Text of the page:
The Consumer Credit Act 1974 is designed to give consumers protection with respect to loan agreements, credit card purchases and a range of ancillary issues, such as accessing credit information. Together with the Financial Services and Markets Act 2000, and a number of European consumer credit regulations, it provides a comprehensive set of protections for consumers using credit in the UK.
What does the Consumer Credit Act cover?
In most situations, the protections available under the Consumer Credit Act will only cover credit of between £100 and £30,000. Those debts that are covered by the legislation are called “regulated” debts and these include credit cards, store cards, payday loans, personal loans and hire purchase agreements. Some types of debt are not covered by the act, including mortgages, charge cards, debts that are owed to another individual, debts to an unlicensed lender (e.g. a loan shark) and debts owed to a utilities company.
Entering into credit agreements
The Consumer Credit Act 1974 (CCA) establishes key foundations for the way in which financial bodies can enter into credit agreements with UK consumers. This includes:
- Information that must be provided to a consumer before a credit agreement is signed. For example, the nature of the agreement, name and address of the creditor, duration of the agreement, type of credit and credit limit, details of the interest rate and any charges, as well as the total amount payable.
- The way that credit agreements should be set out, in terms of content and form.
- How Annual Percentage Rates (APR) should be calculated.
- Key procedures to deal with changes to the credit agreement, such as early settlement, default or termination of the agreement.
- The requirement to credit check consumers using information provided by the consumer and also by a credit reference agency.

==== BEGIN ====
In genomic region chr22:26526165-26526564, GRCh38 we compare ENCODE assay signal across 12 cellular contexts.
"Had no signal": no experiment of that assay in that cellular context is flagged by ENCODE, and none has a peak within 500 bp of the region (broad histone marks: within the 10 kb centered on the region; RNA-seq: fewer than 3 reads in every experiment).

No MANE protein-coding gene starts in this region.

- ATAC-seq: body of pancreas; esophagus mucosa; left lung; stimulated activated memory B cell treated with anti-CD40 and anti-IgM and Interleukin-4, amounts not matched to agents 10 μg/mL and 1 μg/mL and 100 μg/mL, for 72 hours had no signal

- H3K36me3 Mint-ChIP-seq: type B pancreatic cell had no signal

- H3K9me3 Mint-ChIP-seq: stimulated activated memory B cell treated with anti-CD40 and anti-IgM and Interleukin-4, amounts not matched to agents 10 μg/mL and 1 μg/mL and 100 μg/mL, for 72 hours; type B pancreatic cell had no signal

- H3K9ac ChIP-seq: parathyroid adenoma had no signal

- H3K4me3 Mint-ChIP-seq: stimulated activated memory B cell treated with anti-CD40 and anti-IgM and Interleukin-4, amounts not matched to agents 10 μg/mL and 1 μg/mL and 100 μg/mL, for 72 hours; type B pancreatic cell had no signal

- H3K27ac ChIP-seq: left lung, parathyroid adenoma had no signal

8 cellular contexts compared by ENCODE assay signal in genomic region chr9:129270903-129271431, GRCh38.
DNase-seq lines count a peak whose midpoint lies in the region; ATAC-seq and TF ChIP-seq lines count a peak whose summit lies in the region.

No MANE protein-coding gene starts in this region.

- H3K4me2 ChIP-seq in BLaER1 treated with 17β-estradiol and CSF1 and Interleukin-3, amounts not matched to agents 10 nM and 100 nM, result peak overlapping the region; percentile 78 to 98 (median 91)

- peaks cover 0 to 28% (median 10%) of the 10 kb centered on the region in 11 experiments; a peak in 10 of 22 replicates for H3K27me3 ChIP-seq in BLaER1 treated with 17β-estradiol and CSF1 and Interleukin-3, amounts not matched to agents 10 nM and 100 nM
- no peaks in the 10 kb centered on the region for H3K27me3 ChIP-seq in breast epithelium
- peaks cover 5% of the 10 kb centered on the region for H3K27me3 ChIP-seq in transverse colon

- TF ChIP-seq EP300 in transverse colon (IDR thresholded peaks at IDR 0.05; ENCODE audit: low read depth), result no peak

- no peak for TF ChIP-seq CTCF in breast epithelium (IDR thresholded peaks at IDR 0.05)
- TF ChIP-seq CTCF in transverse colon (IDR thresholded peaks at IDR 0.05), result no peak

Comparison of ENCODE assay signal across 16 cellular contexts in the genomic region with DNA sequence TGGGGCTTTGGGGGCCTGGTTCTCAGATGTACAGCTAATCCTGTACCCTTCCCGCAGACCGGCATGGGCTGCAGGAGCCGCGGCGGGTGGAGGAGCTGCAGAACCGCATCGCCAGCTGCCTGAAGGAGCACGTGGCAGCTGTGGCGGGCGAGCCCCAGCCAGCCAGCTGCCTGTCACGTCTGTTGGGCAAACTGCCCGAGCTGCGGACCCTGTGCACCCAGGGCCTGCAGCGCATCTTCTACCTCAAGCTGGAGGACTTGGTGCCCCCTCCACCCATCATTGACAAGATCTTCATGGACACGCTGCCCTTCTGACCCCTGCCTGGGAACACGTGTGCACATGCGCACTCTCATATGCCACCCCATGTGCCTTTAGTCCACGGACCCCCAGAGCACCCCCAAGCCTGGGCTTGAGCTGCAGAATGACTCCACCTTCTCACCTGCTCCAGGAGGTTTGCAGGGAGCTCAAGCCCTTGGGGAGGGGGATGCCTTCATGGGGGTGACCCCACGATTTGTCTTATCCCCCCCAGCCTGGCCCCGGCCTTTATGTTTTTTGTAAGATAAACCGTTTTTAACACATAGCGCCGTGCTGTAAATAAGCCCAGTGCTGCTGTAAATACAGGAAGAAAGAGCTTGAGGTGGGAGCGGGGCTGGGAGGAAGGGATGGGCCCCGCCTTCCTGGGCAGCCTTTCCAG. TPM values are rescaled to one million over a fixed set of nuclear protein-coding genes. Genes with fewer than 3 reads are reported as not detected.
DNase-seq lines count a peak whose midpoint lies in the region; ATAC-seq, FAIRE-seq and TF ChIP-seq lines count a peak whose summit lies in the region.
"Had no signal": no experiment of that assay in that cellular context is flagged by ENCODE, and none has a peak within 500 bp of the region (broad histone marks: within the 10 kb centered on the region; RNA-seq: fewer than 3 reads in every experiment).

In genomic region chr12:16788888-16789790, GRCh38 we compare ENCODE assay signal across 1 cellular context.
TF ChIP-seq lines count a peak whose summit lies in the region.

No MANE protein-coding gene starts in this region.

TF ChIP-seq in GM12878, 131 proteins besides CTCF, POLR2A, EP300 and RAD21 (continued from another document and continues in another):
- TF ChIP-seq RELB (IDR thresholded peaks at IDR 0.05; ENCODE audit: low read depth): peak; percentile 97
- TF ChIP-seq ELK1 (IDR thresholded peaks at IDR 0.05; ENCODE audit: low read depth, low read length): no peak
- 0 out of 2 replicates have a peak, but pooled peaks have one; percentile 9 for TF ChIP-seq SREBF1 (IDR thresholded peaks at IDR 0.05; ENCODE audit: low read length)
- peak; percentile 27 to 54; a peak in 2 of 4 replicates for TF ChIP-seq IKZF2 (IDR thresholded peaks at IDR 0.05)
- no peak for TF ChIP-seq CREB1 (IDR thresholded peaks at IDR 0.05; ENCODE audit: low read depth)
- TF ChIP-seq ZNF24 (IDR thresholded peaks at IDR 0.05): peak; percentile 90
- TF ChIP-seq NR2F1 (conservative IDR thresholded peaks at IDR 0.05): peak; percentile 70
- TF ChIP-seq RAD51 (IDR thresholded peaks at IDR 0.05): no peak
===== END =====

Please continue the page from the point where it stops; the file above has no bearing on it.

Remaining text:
Cancelling credit agreements
You can cancel a credit agreement that you signed in your own home according to the rights that the CCA gives you. Together with various European regulations, the CCA gives consumers the right to cancel credit agreements in a number of situations, including when you entered into a credit agreement over the phone or at a location not on trade premises (for example at a temporary marketing display). In most cases you will have a cooling off period in which to change your mind – this may be between 5 and 14 days, depending on how you entered into the credit agreement. You should always be given information about the cooling off period before signing anything – if you haven’t been provided with this then ask. It’s worth noting that if you’re entering into an agreement for more than £60,260, or an agreement secured on land, then you may not have a right to cancel.
Your rights if you have debt problems
The CCA provides a number of key protections for anyone who is getting into trouble with their debts, including:
- A creditor must issue a default notice if you fall into arrears with a debt, so that you have time to get your account back up to date.
- A default notice has to take a particular form, including informing you what is owed and what action will be taken if the amounts are not paid. A default notice should give you seven days to get your account up to date.
- If you’re in default with your debts then your creditor must provide regular statements and correspondence to keep you informed about the debt, interest and any charges.
- If you’re not happy with the way your debts have been handled you can make a complaint to the Financial Ombudsman Service.
Hire purchase agreements
Where you have paid a third of the total price under a hire purchase agreement then the CCA prevents the creditor from taking the goods back without first getting a court order. Consumers are entitled to ask the court to suspend the order and accept instalment repayments of what is owed instead.
Additional protection for credit card purchases
Where you have made a credit card purchase for between £100 and £30,000 and you have a claim for breach of contract or misrepresentation against a retailer of goods or services, you may also have a claim against the credit card provider. This could be useful, for example, where you used your credit card to buy services from a company that has become insolvent. As the insolvent company won’t now deliver the services, and is unlikely to be able to repay your money, being able to make a claim against the credit card provider provides another way to get your money back.
These are just some of the protections in the CCA – you can find the full legislation here.
- How to make a complaint to a financial organisation
- When and how to use the small claims court
- Extra protection for those using logbook loans